Fifteen years ago, in light of the rapid spread of the HIV cases and the absence of effective government response, UN officials warned that China could have over 10 million HIV cases by 2010. Thankfully, that prophesy was not fulfilled. In fact, China today has an estimated 780,000 people living with HIV/AIDS.
The adult prevalence rate of HIV/AIDS is only 0.1 percent, the same as Japan’s and less than the United Kingdom’s (0.2 percent) and the United States’ (0.6 percent). Comparatively, in 2010, China had 36,200 AIDS-related deaths—the same number of people die annually as a result of seasonal flu in the United States—compared to 1.7 million who died of stroke and nearly 1 million who died of heart disease.
To the credit of the government and international health agencies, China has made great strides in HIV/AIDS prevention and control over the past decade. The government crackdown on unsafe and illegal blood collections has contributed to the rapid drop in the share of HIV/AIDS cases attributed to blood transfusion and plasma donation, from nearly 30 percent during 1985-2005 to 3.3 percent in 2011. Between 2004 and 2009, the number of injecting drug users (IDUs) under methadone maintenance treatment expanded from 1,029 to 344,254, which, in combination with other harm reduction measures, are associated with a marked fall in new HIV infections in IDUs, whose share in total reported HIV/AIDS cases dropped from around 44 percent during the 1985-2005 era to 17 percent in 2011.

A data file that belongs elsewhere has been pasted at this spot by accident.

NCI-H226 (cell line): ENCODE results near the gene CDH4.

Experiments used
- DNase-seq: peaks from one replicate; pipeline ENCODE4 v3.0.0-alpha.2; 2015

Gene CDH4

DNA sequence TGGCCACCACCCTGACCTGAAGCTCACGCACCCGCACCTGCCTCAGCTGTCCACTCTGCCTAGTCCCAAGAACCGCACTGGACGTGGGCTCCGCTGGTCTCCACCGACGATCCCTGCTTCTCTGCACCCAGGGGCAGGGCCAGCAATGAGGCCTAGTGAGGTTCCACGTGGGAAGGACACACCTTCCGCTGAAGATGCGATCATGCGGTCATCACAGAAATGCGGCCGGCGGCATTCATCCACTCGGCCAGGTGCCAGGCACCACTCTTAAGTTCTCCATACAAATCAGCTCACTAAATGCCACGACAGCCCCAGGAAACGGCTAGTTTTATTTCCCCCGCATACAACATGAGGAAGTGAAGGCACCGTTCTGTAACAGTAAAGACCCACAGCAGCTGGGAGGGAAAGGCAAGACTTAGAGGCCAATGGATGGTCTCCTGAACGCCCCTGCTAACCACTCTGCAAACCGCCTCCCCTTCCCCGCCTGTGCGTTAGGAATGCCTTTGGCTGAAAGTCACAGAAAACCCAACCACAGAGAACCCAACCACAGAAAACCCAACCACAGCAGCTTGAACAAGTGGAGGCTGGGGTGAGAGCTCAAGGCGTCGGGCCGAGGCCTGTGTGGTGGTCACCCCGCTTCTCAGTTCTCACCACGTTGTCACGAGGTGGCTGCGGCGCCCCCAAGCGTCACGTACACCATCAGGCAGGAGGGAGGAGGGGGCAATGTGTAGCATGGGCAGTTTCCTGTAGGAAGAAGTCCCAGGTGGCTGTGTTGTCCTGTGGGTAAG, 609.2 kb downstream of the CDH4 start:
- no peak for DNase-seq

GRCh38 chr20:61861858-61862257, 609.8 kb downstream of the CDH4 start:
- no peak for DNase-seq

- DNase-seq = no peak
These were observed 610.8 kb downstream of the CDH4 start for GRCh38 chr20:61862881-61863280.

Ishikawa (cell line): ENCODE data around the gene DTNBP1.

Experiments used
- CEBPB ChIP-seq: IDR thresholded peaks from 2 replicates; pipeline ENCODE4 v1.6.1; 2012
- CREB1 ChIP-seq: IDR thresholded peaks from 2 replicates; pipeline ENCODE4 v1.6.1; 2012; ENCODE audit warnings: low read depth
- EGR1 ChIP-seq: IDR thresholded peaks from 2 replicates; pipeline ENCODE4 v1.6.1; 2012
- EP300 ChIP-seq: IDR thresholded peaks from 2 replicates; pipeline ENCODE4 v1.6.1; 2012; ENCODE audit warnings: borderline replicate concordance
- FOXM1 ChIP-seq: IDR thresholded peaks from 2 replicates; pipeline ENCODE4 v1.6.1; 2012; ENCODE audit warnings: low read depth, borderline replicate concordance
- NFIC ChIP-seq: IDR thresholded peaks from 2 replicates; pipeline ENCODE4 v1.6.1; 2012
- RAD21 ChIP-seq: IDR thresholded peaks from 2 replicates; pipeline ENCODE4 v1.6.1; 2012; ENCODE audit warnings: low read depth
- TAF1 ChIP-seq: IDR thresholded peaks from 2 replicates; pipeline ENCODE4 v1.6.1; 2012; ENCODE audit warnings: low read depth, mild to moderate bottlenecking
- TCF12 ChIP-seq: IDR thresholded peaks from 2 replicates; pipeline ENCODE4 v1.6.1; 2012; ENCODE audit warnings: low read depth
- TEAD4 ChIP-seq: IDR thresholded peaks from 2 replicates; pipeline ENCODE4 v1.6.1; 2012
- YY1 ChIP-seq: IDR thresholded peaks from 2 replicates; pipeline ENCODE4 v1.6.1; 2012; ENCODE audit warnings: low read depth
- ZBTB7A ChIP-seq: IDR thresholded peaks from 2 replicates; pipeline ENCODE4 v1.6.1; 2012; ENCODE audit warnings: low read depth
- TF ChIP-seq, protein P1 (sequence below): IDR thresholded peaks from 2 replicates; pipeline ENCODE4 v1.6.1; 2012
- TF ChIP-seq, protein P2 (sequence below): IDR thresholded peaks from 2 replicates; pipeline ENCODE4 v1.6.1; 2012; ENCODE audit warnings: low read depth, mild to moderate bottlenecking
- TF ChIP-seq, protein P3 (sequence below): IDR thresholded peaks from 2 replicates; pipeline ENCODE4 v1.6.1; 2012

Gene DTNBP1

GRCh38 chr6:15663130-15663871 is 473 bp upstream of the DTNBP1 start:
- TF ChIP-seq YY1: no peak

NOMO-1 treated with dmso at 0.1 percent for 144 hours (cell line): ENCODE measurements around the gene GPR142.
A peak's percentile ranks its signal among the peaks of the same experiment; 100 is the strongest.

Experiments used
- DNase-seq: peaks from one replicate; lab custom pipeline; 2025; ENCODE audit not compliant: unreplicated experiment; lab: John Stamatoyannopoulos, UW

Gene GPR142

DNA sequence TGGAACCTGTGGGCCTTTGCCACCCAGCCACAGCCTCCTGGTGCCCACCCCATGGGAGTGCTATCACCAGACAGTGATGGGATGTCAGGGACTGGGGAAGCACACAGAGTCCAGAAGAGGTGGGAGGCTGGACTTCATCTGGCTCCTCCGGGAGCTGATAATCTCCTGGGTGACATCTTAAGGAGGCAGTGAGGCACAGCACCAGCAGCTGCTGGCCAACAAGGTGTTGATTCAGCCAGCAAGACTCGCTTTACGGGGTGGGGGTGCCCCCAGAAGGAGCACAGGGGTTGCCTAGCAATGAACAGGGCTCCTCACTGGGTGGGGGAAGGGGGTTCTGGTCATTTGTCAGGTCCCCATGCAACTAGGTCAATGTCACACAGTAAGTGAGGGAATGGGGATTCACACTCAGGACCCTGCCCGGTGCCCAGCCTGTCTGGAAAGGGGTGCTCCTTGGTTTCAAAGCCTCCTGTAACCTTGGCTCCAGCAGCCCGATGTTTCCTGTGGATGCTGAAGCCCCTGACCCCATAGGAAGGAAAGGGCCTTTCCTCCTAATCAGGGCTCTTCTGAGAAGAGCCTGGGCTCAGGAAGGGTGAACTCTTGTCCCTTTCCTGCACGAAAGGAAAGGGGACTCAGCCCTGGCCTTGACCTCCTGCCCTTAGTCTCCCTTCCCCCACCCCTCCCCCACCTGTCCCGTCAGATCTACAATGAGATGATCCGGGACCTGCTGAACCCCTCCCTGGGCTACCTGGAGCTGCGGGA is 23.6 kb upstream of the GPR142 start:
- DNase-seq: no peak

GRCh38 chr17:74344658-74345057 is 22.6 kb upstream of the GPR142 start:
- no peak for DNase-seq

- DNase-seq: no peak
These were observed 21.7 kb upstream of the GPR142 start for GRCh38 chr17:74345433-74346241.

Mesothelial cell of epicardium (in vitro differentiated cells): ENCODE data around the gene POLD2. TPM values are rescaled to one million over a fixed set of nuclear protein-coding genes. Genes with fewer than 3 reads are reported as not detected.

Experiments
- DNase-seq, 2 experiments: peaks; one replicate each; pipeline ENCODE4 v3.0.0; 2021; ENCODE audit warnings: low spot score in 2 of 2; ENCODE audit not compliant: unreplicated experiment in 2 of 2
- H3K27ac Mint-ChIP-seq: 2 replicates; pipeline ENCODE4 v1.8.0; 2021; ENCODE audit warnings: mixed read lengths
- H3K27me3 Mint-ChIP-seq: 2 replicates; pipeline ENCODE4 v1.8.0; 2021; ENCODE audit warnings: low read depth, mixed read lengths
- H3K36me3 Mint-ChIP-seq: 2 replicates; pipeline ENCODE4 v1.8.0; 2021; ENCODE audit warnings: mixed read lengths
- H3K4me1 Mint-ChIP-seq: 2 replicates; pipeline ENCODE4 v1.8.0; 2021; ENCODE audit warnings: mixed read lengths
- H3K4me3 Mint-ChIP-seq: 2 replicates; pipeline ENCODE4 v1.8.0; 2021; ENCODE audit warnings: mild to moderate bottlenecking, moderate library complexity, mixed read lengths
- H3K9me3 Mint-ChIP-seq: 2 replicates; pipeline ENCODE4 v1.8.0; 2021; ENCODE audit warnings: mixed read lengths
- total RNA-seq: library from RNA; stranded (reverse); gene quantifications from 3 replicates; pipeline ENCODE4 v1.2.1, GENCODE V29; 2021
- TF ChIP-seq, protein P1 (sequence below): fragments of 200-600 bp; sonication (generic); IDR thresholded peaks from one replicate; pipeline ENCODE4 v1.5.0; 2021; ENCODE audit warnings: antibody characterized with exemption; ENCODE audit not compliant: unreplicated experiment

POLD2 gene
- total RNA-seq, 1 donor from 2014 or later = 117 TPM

Interventions to reduce risks for sexual transmission have nevertheless not been successful. Cases attributed to unsafe sex continue to increase. From 1985 to 2005, an average of only 12 percent of HIV cases were contracted through unsafe sex. In 2007, sexual contact became the main mode of HIV transmission for the first time. Today, it accounts for nearly 90 percent of China’s new HIV infections.